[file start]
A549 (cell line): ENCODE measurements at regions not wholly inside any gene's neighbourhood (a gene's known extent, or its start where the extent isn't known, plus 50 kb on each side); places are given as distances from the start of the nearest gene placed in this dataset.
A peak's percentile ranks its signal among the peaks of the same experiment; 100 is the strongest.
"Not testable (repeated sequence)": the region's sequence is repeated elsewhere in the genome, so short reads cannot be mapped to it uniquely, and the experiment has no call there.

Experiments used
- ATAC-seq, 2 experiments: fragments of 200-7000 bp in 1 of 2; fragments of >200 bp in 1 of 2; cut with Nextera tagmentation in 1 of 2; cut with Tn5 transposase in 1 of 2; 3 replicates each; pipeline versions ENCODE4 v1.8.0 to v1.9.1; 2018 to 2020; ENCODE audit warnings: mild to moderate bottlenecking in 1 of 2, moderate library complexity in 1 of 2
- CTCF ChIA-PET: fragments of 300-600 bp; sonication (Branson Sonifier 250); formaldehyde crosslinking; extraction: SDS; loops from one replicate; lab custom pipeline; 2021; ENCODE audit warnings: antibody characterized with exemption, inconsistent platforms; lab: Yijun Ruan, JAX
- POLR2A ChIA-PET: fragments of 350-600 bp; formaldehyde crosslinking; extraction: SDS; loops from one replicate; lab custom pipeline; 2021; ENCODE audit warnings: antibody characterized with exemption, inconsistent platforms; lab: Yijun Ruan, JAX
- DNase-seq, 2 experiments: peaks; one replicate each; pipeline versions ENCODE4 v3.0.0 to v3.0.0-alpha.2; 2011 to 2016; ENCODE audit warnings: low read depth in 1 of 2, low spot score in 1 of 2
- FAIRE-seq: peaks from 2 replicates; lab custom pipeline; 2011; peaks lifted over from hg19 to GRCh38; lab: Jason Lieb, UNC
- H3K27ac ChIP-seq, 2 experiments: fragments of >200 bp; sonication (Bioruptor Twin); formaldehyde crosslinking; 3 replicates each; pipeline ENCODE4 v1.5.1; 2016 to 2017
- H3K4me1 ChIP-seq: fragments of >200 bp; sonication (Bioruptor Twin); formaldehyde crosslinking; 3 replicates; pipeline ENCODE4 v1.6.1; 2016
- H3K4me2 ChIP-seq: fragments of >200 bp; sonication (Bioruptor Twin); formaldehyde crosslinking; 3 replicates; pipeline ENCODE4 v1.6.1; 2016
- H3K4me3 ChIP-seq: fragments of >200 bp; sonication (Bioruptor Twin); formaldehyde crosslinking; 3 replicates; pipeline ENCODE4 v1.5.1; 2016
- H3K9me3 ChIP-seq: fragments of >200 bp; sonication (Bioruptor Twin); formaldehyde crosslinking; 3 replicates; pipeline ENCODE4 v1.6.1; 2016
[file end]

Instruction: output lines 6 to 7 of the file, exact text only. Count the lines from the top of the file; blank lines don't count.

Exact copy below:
- CTCF ChIA-PET: fragments of 300-600 bp; sonication (Branson Sonifier 250); formaldehyde crosslinking; extraction: SDS; loops from one replicate; lab custom pipeline; 2021; ENCODE audit warnings: antibody characterized with exemption, inconsistent platforms; lab: Yijun Ruan, JAX
- POLR2A ChIA-PET: fragments of 350-600 bp; formaldehyde crosslinking; extraction: SDS; loops from one replicate; lab custom pipeline; 2021; ENCODE audit warnings: antibody characterized with exemption, inconsistent platforms; lab: Yijun Ruan, JAX